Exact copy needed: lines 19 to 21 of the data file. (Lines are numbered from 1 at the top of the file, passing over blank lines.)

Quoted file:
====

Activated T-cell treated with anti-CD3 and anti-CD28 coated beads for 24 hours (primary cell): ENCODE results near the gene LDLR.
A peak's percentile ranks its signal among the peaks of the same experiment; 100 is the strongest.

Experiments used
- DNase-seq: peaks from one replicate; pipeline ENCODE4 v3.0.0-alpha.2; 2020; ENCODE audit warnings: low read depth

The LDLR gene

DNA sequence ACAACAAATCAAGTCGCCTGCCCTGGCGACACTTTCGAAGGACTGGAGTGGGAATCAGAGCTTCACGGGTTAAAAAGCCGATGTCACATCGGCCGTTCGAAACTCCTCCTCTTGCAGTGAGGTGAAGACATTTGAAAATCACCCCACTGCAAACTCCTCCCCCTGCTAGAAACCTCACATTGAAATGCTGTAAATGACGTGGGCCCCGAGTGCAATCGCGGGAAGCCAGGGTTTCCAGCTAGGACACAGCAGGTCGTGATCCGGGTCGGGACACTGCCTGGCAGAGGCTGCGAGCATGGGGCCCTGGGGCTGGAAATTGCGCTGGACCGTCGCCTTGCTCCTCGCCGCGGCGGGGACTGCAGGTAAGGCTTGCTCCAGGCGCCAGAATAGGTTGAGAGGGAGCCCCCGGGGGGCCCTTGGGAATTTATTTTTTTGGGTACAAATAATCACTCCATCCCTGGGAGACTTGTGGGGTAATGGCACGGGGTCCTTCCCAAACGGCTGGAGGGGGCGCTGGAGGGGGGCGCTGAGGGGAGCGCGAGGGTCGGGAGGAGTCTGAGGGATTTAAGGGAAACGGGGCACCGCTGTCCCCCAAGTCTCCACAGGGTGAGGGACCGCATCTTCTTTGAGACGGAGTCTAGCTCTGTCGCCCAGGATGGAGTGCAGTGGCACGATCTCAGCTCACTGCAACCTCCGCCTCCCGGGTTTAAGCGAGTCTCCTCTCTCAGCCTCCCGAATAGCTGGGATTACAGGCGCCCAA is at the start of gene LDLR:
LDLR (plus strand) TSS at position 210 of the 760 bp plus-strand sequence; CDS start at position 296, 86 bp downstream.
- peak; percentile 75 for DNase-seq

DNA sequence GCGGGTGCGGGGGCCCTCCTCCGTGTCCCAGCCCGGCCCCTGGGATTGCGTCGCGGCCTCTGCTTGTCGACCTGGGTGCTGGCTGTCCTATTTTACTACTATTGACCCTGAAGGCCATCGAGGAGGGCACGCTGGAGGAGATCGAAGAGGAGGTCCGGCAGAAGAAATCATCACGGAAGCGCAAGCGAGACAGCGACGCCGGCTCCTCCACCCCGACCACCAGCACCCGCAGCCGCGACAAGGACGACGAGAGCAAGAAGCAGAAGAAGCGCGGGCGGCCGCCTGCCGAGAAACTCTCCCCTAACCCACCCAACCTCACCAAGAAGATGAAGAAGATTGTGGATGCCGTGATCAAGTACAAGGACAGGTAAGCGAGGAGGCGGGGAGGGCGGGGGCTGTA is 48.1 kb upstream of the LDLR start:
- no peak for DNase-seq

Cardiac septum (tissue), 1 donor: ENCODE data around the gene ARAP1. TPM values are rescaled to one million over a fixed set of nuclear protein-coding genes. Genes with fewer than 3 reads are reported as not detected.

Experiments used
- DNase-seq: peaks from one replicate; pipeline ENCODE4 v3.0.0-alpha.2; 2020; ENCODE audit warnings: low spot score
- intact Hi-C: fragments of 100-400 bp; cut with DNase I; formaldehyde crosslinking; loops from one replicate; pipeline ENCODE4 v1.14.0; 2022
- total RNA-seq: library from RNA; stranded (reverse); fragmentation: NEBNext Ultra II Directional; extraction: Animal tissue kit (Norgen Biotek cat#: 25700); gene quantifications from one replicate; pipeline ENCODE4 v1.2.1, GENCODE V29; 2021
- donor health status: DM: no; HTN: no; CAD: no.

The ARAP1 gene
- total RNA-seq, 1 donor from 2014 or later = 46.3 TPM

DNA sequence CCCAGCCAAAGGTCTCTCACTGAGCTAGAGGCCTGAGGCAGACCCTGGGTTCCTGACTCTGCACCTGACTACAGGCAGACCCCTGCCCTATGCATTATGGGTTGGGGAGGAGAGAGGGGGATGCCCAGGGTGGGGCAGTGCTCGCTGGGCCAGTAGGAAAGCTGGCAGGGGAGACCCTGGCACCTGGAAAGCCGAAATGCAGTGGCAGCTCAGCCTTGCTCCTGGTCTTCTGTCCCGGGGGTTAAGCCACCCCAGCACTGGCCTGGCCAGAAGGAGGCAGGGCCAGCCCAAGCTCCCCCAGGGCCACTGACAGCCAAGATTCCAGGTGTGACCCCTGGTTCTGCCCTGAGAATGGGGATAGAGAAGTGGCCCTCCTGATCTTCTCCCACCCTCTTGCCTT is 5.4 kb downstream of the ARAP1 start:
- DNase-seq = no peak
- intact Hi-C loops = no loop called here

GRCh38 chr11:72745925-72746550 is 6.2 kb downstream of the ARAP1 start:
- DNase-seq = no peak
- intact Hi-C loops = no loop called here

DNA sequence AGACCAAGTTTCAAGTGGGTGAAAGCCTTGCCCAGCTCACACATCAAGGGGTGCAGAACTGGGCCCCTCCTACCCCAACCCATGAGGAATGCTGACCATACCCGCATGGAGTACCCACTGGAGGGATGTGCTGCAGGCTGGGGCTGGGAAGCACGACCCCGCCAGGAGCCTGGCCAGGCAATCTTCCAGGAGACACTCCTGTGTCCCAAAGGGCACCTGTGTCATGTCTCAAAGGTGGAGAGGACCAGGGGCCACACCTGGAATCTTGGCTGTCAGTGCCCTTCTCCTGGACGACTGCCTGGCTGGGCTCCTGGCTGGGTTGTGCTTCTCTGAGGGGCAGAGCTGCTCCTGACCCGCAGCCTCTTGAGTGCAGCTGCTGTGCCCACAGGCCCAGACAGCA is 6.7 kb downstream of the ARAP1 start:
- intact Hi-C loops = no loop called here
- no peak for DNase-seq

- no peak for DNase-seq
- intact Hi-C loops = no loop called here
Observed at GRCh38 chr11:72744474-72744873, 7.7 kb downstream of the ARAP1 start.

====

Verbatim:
DNA sequence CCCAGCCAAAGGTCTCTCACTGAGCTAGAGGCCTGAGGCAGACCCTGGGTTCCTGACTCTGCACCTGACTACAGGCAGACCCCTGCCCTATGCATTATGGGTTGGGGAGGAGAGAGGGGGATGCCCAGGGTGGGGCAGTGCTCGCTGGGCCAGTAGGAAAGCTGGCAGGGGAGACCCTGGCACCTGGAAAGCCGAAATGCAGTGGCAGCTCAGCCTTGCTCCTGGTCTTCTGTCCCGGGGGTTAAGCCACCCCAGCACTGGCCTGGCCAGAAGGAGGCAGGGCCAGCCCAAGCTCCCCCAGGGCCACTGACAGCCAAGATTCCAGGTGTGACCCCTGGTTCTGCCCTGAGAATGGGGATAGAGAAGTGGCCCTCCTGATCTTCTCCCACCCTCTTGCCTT is 5.4 kb downstream of the ARAP1 start:
- DNase-seq = no peak
- intact Hi-C loops = no loop called here